A couple of them saying they enjoy the podcast, especially the last few. Glory to God.


Tend to watch two or three movies a week (Netflix).

Saw Haunting in Connecticut. I like watching these movies, mainly to see the theology that undergirds them: what is their understanding of the supernatural world? Salvation? Damnation? Our relationship with the supernatural? Etc. What does this one say about 1) salvation? 2) damnation 3) relation between natural and supernatural (to include prayer) 4) personal god? 5) also interesting what it says about family: doing what needed to be done. Already took in other kids. Making it work. Reviewers ping the dad, but he certainly could be worse! Repentance. Always interesting to think about how a strong Christian family would act differently. Discuss, pray, broader community, bless house, hang icons (as a natural matter of course, not as talisman vs. haunting), strong prayer.

Saw Caprica. Segue from Surrogate, Avatar, Gamer (and Dilbert joke). Neat about us as little creators, and how our own selfishness perverts this (as it did for Lucifer- Tolkein), but how God can still work through us and our fallen myths to perfect us. Previous series did not tie everything up, but still good because it was smart. And because of what it says about how smart people see theology.

Trailers: Percy Jackson and the Lightning Thief. Fun series. Looks like they are going to invest money in it. Unlike Narnia, there isn’t a huge risk of ruining it (not allegory or all that deep, but good romp through Greek mythology: Crusty the Waterbed salesman!).


Dormition. Wonderful celebration. Lots of really good theology about incarnation, salvation through Christ, etc.; but I focused my thoughts on what it says about funerals.

Finished fun reading for a few weeks. Space Trilogy. Marvel stuff (I’m still with Cap on this one). Diet books.

Exercise update: love the treadmill. diet seems to be stable: CSA is great, but what will we do after October! Karate. Son is running cross country.

Festival plug. Live music. Great for kids. Terrific food (come early!).

Course prep: two day on basics of insurgency. One day on advanced concepts.

Closing segment.

Health care. A couple of you have been pushing me a bit on this, so let me go on a bit more on the topic. Actually, I am interested in health care as such, but even more so as an entrée into the more interesting subject of dependency. Even if we can slip out of our “government (and big business) as hammer” mindset, I am afraid that our communal sensibilities have atrophied. These muscles will take a LONG TIME to rebuild, but that doesn’t mean they shouldn’t be rebuilt! Ditto for personal responsibility, although I think this one will be easier to fix. It only really takes your decision to be intentional to begin taking responsibility/charge over your actions; it takes lots of time to build up a real community. Democracy in Action by Robert Putnam. The “cooperate-cooperate” equilibrium is hard to establish – but not so hard to tear down. You could try to do it quick – kind of like the “noble lie” in Plato (or as it was reimagined in M.Night Shamalyan’s “The Village”), but that would contain the kind of fatal flaw that would condemn the effort (as slavery still threatens to condemn our great experiment in these United States). The best way is to start with those communities that already exist: churches are my favorite, but any of the still existing secondary organizations might do. Unfortunately, even there things are atrophied. It is rare to find the kind of faith or secular group that has the kind of mix of incentives necessary to build community.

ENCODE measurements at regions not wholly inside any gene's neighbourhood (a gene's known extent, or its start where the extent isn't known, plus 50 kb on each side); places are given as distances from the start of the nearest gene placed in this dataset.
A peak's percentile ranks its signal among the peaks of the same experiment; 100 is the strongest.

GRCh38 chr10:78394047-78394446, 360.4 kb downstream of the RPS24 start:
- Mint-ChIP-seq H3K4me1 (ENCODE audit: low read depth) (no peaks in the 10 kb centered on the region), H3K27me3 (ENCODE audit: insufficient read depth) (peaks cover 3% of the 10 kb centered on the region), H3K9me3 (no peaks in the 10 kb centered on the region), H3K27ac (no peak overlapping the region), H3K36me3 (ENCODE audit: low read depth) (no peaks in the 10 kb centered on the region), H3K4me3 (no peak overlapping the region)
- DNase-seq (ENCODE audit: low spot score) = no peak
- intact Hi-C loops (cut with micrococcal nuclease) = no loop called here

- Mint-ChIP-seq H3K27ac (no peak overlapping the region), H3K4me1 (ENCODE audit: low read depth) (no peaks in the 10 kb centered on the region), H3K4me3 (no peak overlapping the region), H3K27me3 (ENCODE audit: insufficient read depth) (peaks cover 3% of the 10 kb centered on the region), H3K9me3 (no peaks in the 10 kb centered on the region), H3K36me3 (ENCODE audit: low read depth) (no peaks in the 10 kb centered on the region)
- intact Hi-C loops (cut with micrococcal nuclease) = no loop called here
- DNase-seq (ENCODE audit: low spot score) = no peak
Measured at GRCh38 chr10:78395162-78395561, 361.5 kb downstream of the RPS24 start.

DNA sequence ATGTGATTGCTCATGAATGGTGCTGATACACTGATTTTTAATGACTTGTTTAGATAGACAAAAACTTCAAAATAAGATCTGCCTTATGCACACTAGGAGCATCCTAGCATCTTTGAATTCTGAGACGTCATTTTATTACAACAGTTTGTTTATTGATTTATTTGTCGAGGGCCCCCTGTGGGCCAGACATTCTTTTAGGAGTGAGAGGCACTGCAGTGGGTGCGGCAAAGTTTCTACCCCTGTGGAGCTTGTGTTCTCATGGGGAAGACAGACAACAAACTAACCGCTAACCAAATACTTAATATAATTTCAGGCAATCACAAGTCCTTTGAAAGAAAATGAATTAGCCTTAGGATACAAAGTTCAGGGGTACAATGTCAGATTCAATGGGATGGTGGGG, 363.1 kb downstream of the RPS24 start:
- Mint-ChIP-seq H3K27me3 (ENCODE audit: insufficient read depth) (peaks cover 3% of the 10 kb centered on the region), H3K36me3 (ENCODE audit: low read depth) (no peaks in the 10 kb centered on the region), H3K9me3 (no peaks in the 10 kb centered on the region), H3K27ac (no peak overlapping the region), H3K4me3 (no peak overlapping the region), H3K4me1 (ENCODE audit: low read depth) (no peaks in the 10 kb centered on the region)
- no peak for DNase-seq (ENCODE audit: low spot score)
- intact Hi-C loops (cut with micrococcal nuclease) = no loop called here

Those who rail against communitarianism point to the role played by gossip and petty tyrants. As The Patriot said; ‘why would I trade in a tyrant across the sea for 100 next door’ (or some such). Clearly we would need to grow into becoming better people as we became better societies. I don’t know how this would be done in the secular world, but Orthodoxy is designed to build up both communities and persons in exactly this manner. It does this largely by continually reinforcing the positive messages of communalism (along with the personal virtues necessary to support it) . There are also ways that the Church discourages anti-social behavior, and my greatest concern would be that clergy (whose skills in this manner have also atrophied!) would abuse these, creating a blasphemous totalitarian theocracy (and I do mean blasphemy: doing evil in the name of God).

What does this have to do with health care? Nongovernmental, non-consumerist, non-big business solutions are communal. What would health care look like in such a situation? I can imagine lots of things (and there is a lot of sci-fi and apocalyptic literature that romanticizes such things). But even in our society as it is, what if faith groups formed their own (voluntary?) health care cooperatives. I have told you how the cost of insurance has led me to make so very good decisions with regard to my health. Communal health care would take this to the next level. Now lower premiums for those who make less risky decisions; if we recognize the integration of spirit and body, then perhaps we would accept similar (again, voluntary) incentives for other good behavior: celibacy for the unmarried; marriage longevity; training children; etc. I really don’t want to go back to the day when the government kept tabs of who was in good standing with the Church, but if we did this on a community basis AS CHRISTIANS (and voluntarily), it might work. Do you find this notion repulsive, or does it spark your imagination? It does both for me. But it is a scary thing to find yourself in the arms of a loving God. Moreover, it is just this that repulses me about having the government involved in anything but the most minimal way (which already includes medicare/medicade, and may soon include catastrophic protection and, more dangerously, preventative care).